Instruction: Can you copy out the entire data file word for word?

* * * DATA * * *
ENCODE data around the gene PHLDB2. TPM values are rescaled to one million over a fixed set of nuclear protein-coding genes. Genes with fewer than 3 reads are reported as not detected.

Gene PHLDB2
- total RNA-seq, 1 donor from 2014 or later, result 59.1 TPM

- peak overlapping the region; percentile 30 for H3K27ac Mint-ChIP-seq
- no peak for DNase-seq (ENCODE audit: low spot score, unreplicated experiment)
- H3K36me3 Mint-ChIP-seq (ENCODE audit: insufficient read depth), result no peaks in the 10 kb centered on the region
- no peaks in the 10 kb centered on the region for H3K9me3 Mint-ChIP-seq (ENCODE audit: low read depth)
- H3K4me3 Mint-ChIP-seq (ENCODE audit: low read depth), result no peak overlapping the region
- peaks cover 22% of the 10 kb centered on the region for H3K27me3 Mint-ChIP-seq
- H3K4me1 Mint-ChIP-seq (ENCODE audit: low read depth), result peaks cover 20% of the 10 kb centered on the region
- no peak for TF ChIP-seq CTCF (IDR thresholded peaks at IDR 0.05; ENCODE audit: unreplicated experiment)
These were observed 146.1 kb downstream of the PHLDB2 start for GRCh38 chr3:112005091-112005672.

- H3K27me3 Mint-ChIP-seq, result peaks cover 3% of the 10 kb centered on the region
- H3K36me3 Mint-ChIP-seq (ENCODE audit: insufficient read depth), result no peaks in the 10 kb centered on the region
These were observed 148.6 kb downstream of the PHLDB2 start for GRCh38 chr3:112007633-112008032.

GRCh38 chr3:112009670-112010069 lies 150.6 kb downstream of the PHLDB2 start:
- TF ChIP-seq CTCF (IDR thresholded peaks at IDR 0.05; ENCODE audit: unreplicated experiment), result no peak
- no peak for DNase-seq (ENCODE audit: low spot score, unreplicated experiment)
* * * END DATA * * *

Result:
ENCODE data around the gene PHLDB2. TPM values are rescaled to one million over a fixed set of nuclear protein-coding genes. Genes with fewer than 3 reads are reported as not detected.

Gene PHLDB2
- total RNA-seq, 1 donor from 2014 or later, result 59.1 TPM

- peak overlapping the region; percentile 30 for H3K27ac Mint-ChIP-seq
- no peak for DNase-seq (ENCODE audit: low spot score, unreplicated experiment)
- H3K36me3 Mint-ChIP-seq (ENCODE audit: insufficient read depth), result no peaks in the 10 kb centered on the region
- no peaks in the 10 kb centered on the region for H3K9me3 Mint-ChIP-seq (ENCODE audit: low read depth)
- H3K4me3 Mint-ChIP-seq (ENCODE audit: low read depth), result no peak overlapping the region
- peaks cover 22% of the 10 kb centered on the region for H3K27me3 Mint-ChIP-seq
- H3K4me1 Mint-ChIP-seq (ENCODE audit: low read depth), result peaks cover 20% of the 10 kb centered on the region
- no peak for TF ChIP-seq CTCF (IDR thresholded peaks at IDR 0.05; ENCODE audit: unreplicated experiment)
These were observed 146.1 kb downstream of the PHLDB2 start for GRCh38 chr3:112005091-112005672.

- H3K27me3 Mint-ChIP-seq, result peaks cover 3% of the 10 kb centered on the region
- H3K36me3 Mint-ChIP-seq (ENCODE audit: insufficient read depth), result no peaks in the 10 kb centered on the region
These were observed 148.6 kb downstream of the PHLDB2 start for GRCh38 chr3:112007633-112008032.

GRCh38 chr3:112009670-112010069 lies 150.6 kb downstream of the PHLDB2 start:
- TF ChIP-seq CTCF (IDR thresholded peaks at IDR 0.05; ENCODE audit: unreplicated experiment), result no peak
- no peak for DNase-seq (ENCODE audit: low spot score, unreplicated experiment)